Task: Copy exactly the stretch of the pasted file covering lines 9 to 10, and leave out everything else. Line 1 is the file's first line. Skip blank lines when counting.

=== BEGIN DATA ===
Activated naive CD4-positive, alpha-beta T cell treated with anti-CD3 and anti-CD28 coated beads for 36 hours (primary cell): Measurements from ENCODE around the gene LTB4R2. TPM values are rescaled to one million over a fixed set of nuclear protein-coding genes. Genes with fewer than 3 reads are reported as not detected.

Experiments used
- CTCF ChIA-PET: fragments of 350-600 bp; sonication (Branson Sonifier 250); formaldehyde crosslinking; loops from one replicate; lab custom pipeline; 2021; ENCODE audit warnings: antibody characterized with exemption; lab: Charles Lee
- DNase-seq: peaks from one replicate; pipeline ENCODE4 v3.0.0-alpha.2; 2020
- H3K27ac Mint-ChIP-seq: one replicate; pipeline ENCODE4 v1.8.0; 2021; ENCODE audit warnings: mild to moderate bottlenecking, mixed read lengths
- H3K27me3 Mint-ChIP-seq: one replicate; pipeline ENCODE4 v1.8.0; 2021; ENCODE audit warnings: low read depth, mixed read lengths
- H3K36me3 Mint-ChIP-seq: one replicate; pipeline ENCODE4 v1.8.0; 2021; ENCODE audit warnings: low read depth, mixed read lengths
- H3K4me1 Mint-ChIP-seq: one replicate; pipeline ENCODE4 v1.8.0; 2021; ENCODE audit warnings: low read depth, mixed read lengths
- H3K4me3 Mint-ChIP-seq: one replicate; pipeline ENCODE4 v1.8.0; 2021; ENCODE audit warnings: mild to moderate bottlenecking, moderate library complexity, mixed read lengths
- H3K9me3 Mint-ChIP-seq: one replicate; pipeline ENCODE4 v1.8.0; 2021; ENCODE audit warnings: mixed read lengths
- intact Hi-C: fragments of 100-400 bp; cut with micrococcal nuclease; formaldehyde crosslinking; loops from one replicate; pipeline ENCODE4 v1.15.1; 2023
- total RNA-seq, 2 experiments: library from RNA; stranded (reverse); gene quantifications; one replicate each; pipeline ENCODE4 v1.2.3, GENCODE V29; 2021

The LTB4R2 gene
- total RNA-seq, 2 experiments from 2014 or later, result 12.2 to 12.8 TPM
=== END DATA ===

- H3K4me3 Mint-ChIP-seq: one replicate; pipeline ENCODE4 v1.8.0; 2021; ENCODE audit warnings: mild to moderate bottlenecking, moderate library complexity, mixed read lengths
- H3K9me3 Mint-ChIP-seq: one replicate; pipeline ENCODE4 v1.8.0; 2021; ENCODE audit warnings: mixed read lengths